From the stage to Disney: The origin story of Randall Park

Actor Randall Park as Marvel’s “Jimmy Woo.” (Comicbook)

Connor Stewart

FBI agent Jimmy Woo of Marvel’s “WandaVision” series has captured the hearts of many watching the Disney+ original show. 

Played by comedian, writer, director and actor Randall Park, both he and his character have seen a surge in popularity over the past few weeks.

Park is one of those actors that can be recognized from a variety of projects. With over 100 credits on IMDb, Park has cemented an image for himself over the years. The actor has covered genres like comedies and rom-coms, and in recent years has dipped his toes into comic book movies. 

Park was born and raised in Los Angeles, California to South Korean parents before graduating from Hamilton High School’s Humanities Magnet Program. He then went on to attend college at UCLA, where he received an undergraduate degree in English and creative writing as well as a master’s degree in Asian American studies. While attending, he founded Lapu the Coyote that Cares, a theatre group that continued past his graduation. 

The actor started taking small roles on several notable television shows. He appeared as a school teacher on the popular Nickelodeon kids program, “iCarly,” and then as a store employee named Will in the hit FOX show “New Girl.” 

He became an internet icon playing “Asian Jim Halpert” in a hilarious cold open for an episode of “The Office,” leading to the online joke of people associating Park with Jim Halpert’s real actor John Krasinski. 

He continued to work his way up the ladder, taking on more significant supporting roles on the big screen. He starred alongside actors Seth Rogen and James Franco in a stand-out performance as North Korean Leader Kim Jong-Un in the 2014 comedy “The Interview.” Park went on to be a frequent collaborator with Rogen in films like “The Night Before,” “The Disaster Artist” and “Long Shot.”

The time came for Park to take on the lead role as an immigrant father in the ABC comedy “Fresh off the Boat.” The show ran for six seasons and focused on a Taiwanese family trying to make it in America in the 1990s. The program garnered praise for being a show that featured an all-Asian main cast, a rarity at the time.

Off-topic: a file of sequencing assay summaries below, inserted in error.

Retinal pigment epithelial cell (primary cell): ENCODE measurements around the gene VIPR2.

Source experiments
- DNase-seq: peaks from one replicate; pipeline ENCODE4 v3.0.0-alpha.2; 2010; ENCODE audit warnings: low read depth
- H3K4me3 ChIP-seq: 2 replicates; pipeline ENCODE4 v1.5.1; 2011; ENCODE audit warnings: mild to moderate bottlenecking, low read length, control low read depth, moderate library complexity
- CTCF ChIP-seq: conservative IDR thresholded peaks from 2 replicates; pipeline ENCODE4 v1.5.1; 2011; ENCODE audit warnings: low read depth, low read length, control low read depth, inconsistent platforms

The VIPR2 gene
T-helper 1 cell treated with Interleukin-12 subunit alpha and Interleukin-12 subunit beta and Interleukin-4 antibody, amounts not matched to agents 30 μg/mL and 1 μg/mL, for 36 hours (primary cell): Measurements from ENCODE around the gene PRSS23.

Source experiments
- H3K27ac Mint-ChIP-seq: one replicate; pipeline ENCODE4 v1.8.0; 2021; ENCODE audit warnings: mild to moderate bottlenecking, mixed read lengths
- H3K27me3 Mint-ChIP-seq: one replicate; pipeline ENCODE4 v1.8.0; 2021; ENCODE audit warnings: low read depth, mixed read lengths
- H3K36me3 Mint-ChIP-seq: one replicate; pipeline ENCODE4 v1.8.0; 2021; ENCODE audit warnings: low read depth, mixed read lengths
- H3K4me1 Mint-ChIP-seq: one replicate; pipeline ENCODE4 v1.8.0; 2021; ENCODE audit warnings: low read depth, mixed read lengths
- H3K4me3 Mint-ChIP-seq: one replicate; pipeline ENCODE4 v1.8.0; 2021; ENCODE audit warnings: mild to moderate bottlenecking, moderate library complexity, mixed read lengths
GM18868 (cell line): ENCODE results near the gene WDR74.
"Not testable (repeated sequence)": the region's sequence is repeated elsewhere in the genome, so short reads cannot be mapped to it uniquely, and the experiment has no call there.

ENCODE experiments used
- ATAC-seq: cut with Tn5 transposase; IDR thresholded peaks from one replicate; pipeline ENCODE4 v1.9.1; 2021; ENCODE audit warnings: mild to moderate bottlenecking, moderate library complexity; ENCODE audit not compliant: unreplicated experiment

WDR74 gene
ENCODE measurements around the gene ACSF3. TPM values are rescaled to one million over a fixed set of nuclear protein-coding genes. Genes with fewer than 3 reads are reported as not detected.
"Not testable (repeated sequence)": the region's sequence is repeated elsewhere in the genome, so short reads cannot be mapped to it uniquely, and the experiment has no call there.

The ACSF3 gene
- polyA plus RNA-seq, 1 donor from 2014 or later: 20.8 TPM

During its run, Park was able to talk about Asian representation in the media. 

“We went six seasons—it’s very hard for a show to go six seasons,” Park said in a talk at USC. “To have an Asian family on TV on a show that lasts that long. It shows the industry that there’s good business in telling these stories.”

The show faced criticism that it fed into Asian American stereotypes, while Park contended that the showrunners wrote the characters in a well-rounded way.

“Personally, I don’t look at a show like ‘Fresh Off The Boat’ as being stereotypical; and I know that there are aspects, you can argue that there are aspects that are stereotypical but we show so much more than that,” Park said. “So, I think what’s most important is that whatever projects we continue to create, we just show people as human beings, like the whole scope of it, and not think too much of ‘oh is this going to be seen as stereotypical’—if it’s truthful, put it in.”

Park has since risen in prominence after the series, having starred in the Netflix rom-com “Always Be My Maybe” with comedian Ali Wong. He then moved up to big-budget blockbusters like “Aquaman” and debuted as the lovable and wholesome Jimmy Woo in Marvel’s “Ant-Man and the Wasp.”

Park’s character didn’t gain traction until he returned in the Disney+ show, “WandaVision,” Since his reintroduction, Woo has exploded into the pop culture zeitgeist, having launched a stream of endearing memes on the social media app TikTok

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